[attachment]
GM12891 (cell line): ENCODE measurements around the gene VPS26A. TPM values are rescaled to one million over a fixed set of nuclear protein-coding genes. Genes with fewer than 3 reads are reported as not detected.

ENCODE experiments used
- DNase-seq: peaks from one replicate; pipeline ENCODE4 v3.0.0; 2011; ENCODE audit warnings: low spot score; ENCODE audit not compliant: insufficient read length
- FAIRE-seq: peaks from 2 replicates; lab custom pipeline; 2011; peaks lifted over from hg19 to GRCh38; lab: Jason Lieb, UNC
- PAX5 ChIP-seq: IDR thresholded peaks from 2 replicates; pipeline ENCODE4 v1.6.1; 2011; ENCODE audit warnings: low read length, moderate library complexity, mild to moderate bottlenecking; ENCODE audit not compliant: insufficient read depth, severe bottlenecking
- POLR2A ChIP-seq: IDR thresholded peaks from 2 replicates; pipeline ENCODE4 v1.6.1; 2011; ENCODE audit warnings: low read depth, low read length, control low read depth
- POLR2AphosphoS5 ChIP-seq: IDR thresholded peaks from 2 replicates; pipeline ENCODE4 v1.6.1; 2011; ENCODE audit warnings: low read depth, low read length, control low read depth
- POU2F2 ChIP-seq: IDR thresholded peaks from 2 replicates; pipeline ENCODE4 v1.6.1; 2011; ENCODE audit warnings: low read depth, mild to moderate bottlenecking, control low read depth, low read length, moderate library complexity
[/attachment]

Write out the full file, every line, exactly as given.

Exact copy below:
GM12891 (cell line): ENCODE measurements around the gene VPS26A. TPM values are rescaled to one million over a fixed set of nuclear protein-coding genes. Genes with fewer than 3 reads are reported as not detected.

ENCODE experiments used
- DNase-seq: peaks from one replicate; pipeline ENCODE4 v3.0.0; 2011; ENCODE audit warnings: low spot score; ENCODE audit not compliant: insufficient read length
- FAIRE-seq: peaks from 2 replicates; lab custom pipeline; 2011; peaks lifted over from hg19 to GRCh38; lab: Jason Lieb, UNC
- PAX5 ChIP-seq: IDR thresholded peaks from 2 replicates; pipeline ENCODE4 v1.6.1; 2011; ENCODE audit warnings: low read length, moderate library complexity, mild to moderate bottlenecking; ENCODE audit not compliant: insufficient read depth, severe bottlenecking
- POLR2A ChIP-seq: IDR thresholded peaks from 2 replicates; pipeline ENCODE4 v1.6.1; 2011; ENCODE audit warnings: low read depth, low read length, control low read depth
- POLR2AphosphoS5 ChIP-seq: IDR thresholded peaks from 2 replicates; pipeline ENCODE4 v1.6.1; 2011; ENCODE audit warnings: low read depth, low read length, control low read depth
- POU2F2 ChIP-seq: IDR thresholded peaks from 2 replicates; pipeline ENCODE4 v1.6.1; 2011; ENCODE audit warnings: low read depth, mild to moderate bottlenecking, control low read depth, low read length, moderate library complexity